Their process included wide consultation, reflection, and prayer. As the letter described:

“. . . we collaborated with the Board Chair Diane Lawrence and a team of key administrators while we studied how to respond in a manner consistent with Mercy and Gospel values and your School’s Catholic Identity. We prayed for guidance. We also consulted trusted advisors as we applied these principles to this circumstance.”

Furthermore, the Sisters showed their commitment to caring for the entire school community by having counselors available for anyone–student, parent, staff–to discuss their questions and concerns.
The Sisters of Mercy grounded their decision in the principles of Mercy which form the charism of their community. These same principles of mercy are promoted by Pope Francis, particularly in this year which he declared as a Jubilee of Mercy. Pope Francis’ message of acceptance and encounter with the LGBT community have been given flesh and blood by the Sisters’ decision to continue the teacher’s employment.
New Ways Ministry calls on other Catholic religious communities of Fathers, Brothers, and Sisters–and indeed, all Catholic administrators—to rejoice in the Sisters of Mercy’s example, and to honor it by following it as a way to end employment discrimination against LGBT church employees.

Italian Bishops’ (de facto) Acceptance of Civil Unions.

For years, Italy has been a major, conspicuous anomaly on the Wikipedia map of same-sex unions in Europe: the only country of Western Europe to have neither same-sex marriage, nor any other legal recognition for same-sex couples. Up to now, this has come about with the implacable opposition of the Italian bishops to any form of legal recognition.

With the passage this week of a civil unions bill in the Italian senate, by a comfortable majority, that’s about to change. More remarkably, this has come about with the de facto acquiescence of the Italian bishops. This is a truly remarkable turnaround, in just a few years!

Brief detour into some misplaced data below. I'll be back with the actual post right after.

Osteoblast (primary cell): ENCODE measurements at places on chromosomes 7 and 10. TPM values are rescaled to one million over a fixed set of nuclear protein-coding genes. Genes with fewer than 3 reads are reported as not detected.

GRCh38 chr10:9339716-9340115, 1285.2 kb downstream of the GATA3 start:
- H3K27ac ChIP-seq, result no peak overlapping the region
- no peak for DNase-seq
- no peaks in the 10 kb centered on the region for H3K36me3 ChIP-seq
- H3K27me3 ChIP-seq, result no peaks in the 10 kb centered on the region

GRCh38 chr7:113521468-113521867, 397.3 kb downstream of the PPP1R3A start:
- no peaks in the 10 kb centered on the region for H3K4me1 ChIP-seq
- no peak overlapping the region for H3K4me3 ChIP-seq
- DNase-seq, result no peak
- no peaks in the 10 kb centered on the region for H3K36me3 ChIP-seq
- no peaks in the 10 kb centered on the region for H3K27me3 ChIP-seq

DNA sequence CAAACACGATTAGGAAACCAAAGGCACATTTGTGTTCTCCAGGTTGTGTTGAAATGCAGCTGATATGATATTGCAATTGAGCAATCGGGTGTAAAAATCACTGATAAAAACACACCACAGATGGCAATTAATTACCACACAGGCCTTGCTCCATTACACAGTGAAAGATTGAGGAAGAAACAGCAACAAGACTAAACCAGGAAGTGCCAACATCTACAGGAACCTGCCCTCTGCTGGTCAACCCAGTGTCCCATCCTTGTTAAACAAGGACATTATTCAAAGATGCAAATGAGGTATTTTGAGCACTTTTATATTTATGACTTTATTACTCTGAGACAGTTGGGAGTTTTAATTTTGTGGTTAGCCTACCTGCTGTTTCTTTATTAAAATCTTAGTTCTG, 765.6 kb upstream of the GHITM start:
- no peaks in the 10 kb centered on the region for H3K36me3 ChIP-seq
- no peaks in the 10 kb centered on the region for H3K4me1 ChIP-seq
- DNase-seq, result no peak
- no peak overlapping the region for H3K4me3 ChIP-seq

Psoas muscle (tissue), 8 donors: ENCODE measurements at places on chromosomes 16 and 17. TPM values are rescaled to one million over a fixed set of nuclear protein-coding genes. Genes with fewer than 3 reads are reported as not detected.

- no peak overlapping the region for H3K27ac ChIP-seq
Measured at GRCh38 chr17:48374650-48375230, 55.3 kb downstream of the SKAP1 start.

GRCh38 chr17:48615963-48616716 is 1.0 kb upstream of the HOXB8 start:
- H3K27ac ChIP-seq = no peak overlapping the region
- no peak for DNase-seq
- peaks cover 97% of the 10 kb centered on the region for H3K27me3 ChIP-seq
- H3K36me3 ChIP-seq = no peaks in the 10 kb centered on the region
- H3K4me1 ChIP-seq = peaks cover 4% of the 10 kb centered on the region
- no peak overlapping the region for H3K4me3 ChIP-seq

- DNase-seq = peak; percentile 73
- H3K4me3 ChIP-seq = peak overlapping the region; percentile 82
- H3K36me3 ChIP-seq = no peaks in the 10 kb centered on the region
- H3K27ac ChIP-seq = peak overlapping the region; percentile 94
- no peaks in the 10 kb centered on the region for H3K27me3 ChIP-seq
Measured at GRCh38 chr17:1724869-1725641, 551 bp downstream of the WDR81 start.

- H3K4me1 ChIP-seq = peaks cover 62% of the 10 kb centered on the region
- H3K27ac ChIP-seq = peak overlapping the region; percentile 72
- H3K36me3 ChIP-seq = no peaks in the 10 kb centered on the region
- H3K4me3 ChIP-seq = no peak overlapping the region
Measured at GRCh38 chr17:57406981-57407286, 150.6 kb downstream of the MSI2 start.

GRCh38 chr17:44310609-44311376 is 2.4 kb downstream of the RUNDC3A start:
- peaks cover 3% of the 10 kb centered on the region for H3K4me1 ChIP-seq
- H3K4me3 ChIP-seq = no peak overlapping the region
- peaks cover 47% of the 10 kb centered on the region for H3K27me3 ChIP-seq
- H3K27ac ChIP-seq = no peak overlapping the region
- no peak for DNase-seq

Screenshot 2016-02-27 at 09.38.36 - Edited

Continue reading Italian Bishops’ (de facto) Acceptance of Civil Unions.

Anglican Gay Priest Elected to General Synod Senior Post

An openly gay Anglican priest has been elected to an influential post in the church’s General Synod.

CanonSimonB

Canon Simon Butler was in the news last February, when he came out as openly gay and not celibate, during a debate at the Anglican General Synod on the Pilling Report on human sexuality, proclaiming publicly  Continue reading Anglican Gay Priest Elected to General Synod Senior Post

Charamsa, on His Future

Continuing with my free translation of gay theologian Monsignor Charamsa’s interview in Religion Digital.

Msgr Krzysztof Charamsa
Msgr Krzysztof Charamsa

Will you remain a priest, will you ask for secularization or will they impose a penalty?

I am and I remain a priest. I’m a better priest than I was before today. Conversely, it is I who will ask Church to open  eyes.

Do you plan to write a book about his experiences in the Vatican?

Yes, I believe it my duty to further explain my experience in the Church, and do it for the good of the Church itself, which must become and apologize for their institutional scandals, for its delays, its irrational paranoia of homophobia. Anyone who sees and experiences it has a duty to awaken the Church, which has already exceeded all tolerable limit.

If the pope asked you personally, would you leave your partner and return to the Vatican?

No, I would not leave my partner because I love him and because there is no doctrinal reason to. For a priest having a partner, whether male or female,  is not against the faith, it is not against the doctrine of our faith. Conversely, it is the Church and the Pope who should start thinking seriously about the inhuman discipline of mandatory celibacy and the Church’s  obsession with homosexuality and human sexuality in general.

Go back to the Vatican? No, never. I would be a masochist, a person who seeks suffering and offennds against their own identity. I’m not a masochist. The Vatican is one of the least holy places I’ve ever met in my life. I want to live happy, I want to be holy, what it means to be happy and live in the light of God and the dignity of man. In the Vatican most people are not happy. It is a place that needs a spiritual and mental conversion. It needs the air of God. air that is lacking there.

See also the full series: